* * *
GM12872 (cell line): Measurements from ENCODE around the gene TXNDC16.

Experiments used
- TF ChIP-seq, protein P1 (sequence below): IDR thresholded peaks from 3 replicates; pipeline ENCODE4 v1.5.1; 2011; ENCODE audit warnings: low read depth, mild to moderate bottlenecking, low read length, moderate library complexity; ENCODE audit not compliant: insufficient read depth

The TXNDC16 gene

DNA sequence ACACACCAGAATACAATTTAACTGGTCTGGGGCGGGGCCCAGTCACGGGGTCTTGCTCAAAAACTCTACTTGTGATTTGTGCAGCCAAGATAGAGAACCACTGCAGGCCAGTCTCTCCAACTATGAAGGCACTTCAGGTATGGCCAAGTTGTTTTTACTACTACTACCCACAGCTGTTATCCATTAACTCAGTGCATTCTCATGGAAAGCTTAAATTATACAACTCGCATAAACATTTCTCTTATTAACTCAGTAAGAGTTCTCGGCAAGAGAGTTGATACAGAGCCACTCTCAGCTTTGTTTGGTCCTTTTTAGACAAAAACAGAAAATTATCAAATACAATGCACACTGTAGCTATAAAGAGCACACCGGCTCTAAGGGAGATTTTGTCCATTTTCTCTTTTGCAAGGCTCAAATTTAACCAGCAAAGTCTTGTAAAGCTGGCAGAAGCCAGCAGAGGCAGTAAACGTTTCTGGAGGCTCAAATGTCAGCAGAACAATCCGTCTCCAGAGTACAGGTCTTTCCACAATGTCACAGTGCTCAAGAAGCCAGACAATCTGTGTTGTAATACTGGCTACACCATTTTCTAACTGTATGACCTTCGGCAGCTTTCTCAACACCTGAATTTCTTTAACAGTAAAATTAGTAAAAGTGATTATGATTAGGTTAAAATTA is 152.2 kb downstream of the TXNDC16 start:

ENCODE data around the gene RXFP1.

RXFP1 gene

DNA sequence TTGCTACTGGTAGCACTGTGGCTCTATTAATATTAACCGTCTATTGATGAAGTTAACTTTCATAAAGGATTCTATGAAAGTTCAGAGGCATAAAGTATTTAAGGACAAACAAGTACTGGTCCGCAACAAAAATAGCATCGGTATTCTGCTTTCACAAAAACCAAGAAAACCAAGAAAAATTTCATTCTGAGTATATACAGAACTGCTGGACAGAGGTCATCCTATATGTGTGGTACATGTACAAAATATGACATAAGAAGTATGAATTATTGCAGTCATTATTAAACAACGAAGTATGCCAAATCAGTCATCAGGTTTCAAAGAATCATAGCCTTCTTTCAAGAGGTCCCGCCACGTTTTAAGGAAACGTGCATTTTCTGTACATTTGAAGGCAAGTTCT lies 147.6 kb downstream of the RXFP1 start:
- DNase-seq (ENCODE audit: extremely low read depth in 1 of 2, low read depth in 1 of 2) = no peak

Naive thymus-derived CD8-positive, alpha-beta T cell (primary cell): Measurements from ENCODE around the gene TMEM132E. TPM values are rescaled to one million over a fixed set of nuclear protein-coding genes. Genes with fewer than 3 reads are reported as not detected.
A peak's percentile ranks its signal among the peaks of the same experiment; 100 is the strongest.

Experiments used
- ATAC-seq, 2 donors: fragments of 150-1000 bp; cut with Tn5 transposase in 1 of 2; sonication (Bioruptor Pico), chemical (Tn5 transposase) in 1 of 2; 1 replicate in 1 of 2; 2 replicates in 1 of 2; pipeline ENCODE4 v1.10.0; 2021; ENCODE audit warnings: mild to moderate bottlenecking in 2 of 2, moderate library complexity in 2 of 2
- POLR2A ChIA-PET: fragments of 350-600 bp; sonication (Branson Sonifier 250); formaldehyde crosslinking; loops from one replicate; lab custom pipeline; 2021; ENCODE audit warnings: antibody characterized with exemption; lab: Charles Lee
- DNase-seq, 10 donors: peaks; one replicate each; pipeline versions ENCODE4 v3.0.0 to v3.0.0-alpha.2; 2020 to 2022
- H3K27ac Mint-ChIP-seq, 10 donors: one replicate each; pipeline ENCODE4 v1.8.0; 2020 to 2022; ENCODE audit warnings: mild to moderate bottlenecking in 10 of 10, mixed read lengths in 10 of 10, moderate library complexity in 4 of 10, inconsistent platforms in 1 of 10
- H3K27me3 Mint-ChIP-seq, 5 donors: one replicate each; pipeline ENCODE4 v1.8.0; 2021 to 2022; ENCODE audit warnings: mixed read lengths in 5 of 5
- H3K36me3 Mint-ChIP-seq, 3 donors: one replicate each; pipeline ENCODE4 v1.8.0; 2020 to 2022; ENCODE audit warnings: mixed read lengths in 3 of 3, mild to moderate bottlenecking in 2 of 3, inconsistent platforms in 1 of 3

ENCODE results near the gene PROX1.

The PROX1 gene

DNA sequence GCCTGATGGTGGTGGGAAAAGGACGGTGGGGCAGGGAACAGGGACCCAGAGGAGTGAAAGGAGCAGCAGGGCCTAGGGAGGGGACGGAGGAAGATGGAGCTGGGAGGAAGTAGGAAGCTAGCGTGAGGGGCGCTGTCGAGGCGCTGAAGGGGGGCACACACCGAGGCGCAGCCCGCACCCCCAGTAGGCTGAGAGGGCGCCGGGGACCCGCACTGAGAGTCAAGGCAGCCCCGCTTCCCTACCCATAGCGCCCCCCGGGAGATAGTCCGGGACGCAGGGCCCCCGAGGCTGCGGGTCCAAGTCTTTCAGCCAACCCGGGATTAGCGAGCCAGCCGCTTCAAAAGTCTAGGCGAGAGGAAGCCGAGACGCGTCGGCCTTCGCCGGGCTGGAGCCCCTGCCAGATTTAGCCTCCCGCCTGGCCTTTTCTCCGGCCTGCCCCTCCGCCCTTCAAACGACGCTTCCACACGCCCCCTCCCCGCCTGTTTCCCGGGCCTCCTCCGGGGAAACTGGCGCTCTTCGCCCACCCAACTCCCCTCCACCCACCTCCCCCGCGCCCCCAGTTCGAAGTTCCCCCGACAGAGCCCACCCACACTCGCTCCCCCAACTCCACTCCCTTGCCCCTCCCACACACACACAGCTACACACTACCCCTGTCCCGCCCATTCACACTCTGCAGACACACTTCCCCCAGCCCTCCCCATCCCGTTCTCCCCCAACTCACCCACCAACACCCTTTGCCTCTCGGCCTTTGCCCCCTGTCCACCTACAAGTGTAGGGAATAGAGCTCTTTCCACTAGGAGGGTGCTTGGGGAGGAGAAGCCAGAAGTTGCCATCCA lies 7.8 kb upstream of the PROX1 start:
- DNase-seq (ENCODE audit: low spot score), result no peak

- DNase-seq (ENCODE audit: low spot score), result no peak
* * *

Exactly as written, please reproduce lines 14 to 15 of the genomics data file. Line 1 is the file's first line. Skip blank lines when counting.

- POLR2A ChIA-PET: fragments of 350-600 bp; sonication (Branson Sonifier 250); formaldehyde crosslinking; loops from one replicate; lab custom pipeline; 2021; ENCODE audit warnings: antibody characterized with exemption; lab: Charles Lee
- DNase-seq, 10 donors: peaks; one replicate each; pipeline versions ENCODE4 v3.0.0 to v3.0.0-alpha.2; 2020 to 2022